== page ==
• The Code 15.2-1209) allows “Any county [to] prohibit the outdoor shooting of firearms or arrows from bows in any areas of the county which are in the opinion of the governing body so heavily populated as to make such conduct dangerous to the inhabitants thereof.” However, they must allow deer hunting with firearms on any tract of land five acres or larger. Bow hunting requires a two acre or larger tract. I suspect Arlington County could draw lines differently than Appomattox County, but not for hunting, assuming you can find a 5 acre tract in Arlington.

            The castle doctrine (the right to use reasonable force to defend one’s home or personal property) in Virginia depends on whether the other party had a right to be on the armed person’s land. Alexander v. Commonwealth., 508 S.E.2d 912, 915 (Va. 1999). The court agreed that a person whose car was being repossessed had a right to brandish a firearm when he felt the re-processor would not allow the former to retrieve personal property within the vehicle. Once removal occurred, the right to brandish arms ceased.

            The court continued “The use of deadly force to prevent threatened harm to property is never justified except in defense of habitation [including the curtilage]; however, the threat of deadly force may be justified under certain circumstances.”

            It seems to me that a person cannot lawfully shoot a burglar in the back when he is running down the driveway with a stolen laptop anywhere in Virginia, but could do so if surprised in one’s bedroom by the same burglar. Why would it matter whether the burglar was in Fairfax or Fluvanna County?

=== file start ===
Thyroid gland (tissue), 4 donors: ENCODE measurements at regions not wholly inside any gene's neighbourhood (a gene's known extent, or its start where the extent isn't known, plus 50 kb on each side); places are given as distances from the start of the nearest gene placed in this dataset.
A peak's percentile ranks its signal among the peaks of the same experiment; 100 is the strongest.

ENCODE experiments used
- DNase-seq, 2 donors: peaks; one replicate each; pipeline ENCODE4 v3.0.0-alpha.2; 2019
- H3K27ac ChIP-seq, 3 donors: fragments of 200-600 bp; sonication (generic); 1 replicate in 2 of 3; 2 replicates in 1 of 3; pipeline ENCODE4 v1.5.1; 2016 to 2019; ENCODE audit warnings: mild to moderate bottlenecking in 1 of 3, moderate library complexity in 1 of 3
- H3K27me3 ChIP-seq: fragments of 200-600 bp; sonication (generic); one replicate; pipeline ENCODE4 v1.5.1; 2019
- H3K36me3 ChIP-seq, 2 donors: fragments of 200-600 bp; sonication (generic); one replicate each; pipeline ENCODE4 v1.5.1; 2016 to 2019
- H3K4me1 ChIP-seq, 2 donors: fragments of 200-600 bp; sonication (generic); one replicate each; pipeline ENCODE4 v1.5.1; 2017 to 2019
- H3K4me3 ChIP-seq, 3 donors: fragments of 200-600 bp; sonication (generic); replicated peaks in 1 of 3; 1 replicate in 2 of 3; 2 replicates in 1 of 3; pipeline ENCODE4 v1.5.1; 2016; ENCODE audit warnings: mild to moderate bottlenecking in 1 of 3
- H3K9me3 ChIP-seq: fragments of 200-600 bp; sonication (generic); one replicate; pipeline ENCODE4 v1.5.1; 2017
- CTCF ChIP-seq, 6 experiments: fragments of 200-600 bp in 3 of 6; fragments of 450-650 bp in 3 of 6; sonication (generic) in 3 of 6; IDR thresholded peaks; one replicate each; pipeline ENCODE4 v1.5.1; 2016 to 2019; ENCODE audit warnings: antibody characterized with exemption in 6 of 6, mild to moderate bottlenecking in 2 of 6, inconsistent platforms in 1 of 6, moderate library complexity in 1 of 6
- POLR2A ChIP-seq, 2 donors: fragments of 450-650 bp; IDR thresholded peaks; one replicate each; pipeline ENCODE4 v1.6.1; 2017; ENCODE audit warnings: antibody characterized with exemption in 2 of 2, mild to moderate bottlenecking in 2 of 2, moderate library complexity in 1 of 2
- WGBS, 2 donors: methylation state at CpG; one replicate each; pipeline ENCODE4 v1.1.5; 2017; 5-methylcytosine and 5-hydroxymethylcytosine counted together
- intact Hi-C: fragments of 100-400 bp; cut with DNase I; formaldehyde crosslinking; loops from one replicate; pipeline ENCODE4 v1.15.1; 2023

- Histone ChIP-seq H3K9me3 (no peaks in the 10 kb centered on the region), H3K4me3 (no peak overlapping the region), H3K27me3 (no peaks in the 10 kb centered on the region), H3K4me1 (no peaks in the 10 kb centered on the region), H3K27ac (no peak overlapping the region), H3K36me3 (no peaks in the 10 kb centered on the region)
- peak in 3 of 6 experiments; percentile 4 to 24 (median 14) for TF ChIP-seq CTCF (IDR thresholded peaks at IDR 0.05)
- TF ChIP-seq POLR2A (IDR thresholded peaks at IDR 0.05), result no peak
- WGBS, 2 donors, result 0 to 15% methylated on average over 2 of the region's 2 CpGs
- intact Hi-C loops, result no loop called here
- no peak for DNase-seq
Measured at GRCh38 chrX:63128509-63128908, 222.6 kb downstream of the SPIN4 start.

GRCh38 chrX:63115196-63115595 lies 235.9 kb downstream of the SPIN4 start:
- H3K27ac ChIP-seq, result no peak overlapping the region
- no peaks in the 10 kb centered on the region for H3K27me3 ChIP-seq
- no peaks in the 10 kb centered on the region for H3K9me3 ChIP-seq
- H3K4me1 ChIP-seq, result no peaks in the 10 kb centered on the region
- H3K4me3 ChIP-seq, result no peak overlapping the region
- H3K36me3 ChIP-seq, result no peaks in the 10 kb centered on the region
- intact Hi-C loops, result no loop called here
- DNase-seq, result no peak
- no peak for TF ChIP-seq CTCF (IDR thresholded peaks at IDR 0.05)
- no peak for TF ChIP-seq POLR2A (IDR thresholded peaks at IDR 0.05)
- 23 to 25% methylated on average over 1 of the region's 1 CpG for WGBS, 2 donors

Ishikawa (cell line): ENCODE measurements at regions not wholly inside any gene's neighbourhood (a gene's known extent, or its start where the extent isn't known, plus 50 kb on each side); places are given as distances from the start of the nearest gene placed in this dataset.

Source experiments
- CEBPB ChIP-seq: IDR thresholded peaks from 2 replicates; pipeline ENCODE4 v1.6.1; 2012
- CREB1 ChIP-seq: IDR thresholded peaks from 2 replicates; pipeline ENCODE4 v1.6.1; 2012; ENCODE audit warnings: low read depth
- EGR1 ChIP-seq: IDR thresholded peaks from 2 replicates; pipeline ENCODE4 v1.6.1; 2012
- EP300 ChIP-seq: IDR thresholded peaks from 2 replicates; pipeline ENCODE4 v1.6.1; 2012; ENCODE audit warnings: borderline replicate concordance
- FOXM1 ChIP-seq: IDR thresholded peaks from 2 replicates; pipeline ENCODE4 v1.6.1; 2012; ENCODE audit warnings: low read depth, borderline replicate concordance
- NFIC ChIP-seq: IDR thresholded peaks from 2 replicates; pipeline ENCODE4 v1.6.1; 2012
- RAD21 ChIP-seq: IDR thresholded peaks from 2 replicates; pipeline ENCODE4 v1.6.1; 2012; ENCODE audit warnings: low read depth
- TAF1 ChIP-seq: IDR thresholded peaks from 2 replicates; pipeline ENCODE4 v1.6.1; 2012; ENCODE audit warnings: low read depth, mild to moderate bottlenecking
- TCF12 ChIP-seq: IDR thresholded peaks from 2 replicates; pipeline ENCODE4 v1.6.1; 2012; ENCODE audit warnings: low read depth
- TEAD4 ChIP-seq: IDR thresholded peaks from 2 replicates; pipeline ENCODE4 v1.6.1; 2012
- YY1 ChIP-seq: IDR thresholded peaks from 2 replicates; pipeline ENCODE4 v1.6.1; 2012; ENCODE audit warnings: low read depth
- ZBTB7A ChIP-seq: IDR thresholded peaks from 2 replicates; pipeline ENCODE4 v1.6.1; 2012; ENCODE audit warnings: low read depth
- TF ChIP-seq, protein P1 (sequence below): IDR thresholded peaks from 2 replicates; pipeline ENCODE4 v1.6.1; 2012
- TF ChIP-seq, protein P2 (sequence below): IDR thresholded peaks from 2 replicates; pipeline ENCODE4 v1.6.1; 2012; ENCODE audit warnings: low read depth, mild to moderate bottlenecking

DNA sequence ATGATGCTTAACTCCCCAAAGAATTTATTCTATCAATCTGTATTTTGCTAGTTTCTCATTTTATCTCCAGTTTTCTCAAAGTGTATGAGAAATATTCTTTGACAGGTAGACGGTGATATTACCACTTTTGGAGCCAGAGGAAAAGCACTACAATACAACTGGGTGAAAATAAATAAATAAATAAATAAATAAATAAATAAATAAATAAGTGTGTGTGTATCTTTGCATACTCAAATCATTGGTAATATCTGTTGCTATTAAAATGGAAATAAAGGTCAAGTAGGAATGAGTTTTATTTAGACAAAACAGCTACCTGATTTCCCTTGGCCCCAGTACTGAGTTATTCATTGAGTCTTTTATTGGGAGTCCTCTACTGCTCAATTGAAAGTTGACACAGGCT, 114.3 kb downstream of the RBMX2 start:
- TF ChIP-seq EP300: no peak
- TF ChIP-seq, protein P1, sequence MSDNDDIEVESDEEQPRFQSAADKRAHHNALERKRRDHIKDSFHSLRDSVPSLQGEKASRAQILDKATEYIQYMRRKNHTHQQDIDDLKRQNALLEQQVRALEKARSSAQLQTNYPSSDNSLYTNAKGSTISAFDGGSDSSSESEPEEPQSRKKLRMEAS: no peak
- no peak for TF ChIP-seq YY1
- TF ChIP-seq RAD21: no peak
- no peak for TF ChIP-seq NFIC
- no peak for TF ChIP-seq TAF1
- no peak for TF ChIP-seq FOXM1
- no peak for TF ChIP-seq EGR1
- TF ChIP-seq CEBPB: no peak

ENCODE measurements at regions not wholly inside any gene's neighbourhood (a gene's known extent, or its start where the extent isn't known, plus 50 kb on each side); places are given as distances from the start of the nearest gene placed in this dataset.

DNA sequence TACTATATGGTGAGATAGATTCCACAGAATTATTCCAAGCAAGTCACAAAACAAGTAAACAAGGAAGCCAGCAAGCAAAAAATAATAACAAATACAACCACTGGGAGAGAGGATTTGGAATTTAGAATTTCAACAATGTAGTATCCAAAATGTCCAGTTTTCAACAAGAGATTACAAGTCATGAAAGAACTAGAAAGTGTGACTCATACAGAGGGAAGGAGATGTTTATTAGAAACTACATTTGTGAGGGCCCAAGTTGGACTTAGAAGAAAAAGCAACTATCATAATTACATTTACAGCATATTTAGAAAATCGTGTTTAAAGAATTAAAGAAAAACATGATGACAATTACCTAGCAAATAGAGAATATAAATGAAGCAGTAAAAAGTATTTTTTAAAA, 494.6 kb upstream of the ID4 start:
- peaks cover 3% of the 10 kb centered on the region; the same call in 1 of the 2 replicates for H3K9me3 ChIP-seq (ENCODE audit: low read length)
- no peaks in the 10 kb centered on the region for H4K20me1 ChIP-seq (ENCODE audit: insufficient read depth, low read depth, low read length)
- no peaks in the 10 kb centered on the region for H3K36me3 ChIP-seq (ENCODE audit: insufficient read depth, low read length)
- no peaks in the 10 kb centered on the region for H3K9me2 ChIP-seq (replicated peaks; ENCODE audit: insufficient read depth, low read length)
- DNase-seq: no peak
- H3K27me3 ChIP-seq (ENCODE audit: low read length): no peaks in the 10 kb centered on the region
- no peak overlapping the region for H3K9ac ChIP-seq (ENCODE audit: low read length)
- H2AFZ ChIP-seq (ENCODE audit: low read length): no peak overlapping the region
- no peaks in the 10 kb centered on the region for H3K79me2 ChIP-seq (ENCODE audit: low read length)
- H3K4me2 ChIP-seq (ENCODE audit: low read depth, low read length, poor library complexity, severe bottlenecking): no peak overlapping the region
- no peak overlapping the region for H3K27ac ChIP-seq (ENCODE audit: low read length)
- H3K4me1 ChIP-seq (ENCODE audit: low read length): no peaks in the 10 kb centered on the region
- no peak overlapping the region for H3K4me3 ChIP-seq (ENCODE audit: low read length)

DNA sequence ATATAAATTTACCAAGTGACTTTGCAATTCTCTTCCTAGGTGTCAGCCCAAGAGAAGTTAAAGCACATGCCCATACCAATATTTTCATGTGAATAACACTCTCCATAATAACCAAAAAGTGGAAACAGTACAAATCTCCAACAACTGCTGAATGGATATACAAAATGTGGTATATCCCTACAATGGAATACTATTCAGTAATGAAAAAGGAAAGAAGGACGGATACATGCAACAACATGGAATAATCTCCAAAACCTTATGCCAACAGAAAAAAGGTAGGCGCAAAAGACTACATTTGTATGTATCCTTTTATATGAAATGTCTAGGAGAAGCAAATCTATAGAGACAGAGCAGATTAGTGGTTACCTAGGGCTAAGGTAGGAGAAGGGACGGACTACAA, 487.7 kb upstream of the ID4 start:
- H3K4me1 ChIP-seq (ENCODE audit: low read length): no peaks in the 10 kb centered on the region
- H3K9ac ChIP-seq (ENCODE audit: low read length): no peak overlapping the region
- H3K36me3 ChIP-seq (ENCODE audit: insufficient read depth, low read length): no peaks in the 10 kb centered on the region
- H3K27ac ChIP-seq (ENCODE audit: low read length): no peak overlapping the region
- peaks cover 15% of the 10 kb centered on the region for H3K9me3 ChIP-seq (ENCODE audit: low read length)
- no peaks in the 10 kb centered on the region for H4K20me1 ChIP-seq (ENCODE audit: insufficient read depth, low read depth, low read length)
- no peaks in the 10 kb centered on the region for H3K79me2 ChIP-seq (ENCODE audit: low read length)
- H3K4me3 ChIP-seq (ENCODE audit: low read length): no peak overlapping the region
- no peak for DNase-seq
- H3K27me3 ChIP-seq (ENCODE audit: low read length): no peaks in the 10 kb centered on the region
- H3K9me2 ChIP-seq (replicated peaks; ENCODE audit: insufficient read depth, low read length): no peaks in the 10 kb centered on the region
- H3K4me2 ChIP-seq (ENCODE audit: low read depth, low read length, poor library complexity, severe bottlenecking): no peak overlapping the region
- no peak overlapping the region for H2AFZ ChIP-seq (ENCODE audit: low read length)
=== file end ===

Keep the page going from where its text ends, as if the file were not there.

• Judge Dillion’s ruling on the Iowa Supreme Court in 1868, that municipalities owe their existence to the state and therefore can be controlled or abolished by the state, has been adopted in various degrees by a number of states. A few years later in 1871, a Michigan Supreme Court judge, Thomas Cooley, stated: “[L]ocal government is a matter of absolute right; and the state cannot take it away”.

      It is curious that this ruling has not been given at least equal attention to Dillon’s opinion. It is true that our Constitution reserves powers for the states that have not been expressly awarded to the federal government. However, we seem to be losing touch with our original founding document, the Declaration of Independence, which laid out four major principles regarding our rights as people:

      1. Certain rights – life, liberty and the pursuit of happiness, are natural rights held by virtue of being human.
      2. Governments are created to secure these natural rights.
      3. Every government owes its existence to and derives its just powers exclusively from the community that creates it.
      4. When such governments become destructive of the peoples’ natural rights – or when the government no longer recognizes that its authority comes from the people who created it – the people have a right to alter that government or remove themselves from its improper influence and establish new systems which properly protect their safety and well-being.